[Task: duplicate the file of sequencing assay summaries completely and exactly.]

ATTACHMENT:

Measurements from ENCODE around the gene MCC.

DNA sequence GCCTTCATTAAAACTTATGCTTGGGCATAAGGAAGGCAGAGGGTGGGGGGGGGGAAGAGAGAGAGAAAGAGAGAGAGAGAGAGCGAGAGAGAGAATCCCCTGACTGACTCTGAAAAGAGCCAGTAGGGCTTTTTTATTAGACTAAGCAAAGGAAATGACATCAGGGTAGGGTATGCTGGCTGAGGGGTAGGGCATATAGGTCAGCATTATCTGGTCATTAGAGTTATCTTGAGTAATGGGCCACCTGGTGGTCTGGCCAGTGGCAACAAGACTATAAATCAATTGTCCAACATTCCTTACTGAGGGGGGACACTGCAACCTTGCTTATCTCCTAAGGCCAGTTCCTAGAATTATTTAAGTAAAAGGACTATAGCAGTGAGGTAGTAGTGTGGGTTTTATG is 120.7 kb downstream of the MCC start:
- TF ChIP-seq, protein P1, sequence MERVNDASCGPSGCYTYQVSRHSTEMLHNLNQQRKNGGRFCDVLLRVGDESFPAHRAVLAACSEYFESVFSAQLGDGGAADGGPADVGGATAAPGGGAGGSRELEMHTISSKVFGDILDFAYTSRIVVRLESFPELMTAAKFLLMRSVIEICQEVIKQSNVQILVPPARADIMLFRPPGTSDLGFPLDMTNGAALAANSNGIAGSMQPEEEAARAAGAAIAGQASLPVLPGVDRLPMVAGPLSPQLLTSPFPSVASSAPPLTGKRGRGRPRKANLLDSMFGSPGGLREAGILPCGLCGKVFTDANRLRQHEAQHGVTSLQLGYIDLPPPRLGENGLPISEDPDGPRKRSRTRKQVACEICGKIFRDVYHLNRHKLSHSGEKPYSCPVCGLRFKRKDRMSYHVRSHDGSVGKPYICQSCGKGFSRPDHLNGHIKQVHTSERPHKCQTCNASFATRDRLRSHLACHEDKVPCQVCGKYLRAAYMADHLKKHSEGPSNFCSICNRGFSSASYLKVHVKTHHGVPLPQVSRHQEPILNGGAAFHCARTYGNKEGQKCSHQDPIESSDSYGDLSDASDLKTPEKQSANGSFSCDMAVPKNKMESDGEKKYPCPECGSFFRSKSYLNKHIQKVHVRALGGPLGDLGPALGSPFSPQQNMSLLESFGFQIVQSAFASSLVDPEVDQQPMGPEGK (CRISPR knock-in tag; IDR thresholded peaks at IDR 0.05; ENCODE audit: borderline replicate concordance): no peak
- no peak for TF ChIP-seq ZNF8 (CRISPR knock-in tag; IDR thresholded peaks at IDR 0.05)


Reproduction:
Measurements from ENCODE around the gene MCC.

DNA sequence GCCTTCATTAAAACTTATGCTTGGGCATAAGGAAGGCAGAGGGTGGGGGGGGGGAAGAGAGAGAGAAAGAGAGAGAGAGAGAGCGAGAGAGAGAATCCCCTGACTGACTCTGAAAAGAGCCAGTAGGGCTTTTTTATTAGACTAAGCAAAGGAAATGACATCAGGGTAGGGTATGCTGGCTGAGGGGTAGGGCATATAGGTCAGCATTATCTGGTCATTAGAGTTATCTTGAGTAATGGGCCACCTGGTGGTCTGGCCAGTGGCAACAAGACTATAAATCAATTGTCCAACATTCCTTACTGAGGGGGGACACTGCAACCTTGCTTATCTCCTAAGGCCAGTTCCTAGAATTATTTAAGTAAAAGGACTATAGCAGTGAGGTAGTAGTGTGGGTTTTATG is 120.7 kb downstream of the MCC start:
- TF ChIP-seq, protein P1, sequence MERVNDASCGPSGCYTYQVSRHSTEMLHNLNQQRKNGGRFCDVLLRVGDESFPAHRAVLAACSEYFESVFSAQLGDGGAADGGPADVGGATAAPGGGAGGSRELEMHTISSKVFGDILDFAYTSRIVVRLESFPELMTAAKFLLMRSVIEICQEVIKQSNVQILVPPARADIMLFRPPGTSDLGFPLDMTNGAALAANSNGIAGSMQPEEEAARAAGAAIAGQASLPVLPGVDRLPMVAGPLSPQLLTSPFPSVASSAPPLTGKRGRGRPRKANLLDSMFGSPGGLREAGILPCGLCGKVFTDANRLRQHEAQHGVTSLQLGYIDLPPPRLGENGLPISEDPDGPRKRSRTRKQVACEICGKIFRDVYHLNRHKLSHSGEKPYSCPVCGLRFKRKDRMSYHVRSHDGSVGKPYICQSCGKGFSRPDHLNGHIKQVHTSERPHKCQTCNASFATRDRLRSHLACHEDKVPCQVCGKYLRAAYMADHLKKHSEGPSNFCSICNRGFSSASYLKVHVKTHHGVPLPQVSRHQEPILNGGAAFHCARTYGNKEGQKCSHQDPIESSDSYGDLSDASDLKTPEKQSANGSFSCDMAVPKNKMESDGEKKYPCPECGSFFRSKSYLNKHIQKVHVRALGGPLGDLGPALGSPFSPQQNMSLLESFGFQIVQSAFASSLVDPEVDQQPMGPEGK (CRISPR knock-in tag; IDR thresholded peaks at IDR 0.05; ENCODE audit: borderline replicate concordance): no peak
- no peak for TF ChIP-seq ZNF8 (CRISPR knock-in tag; IDR thresholded peaks at IDR 0.05)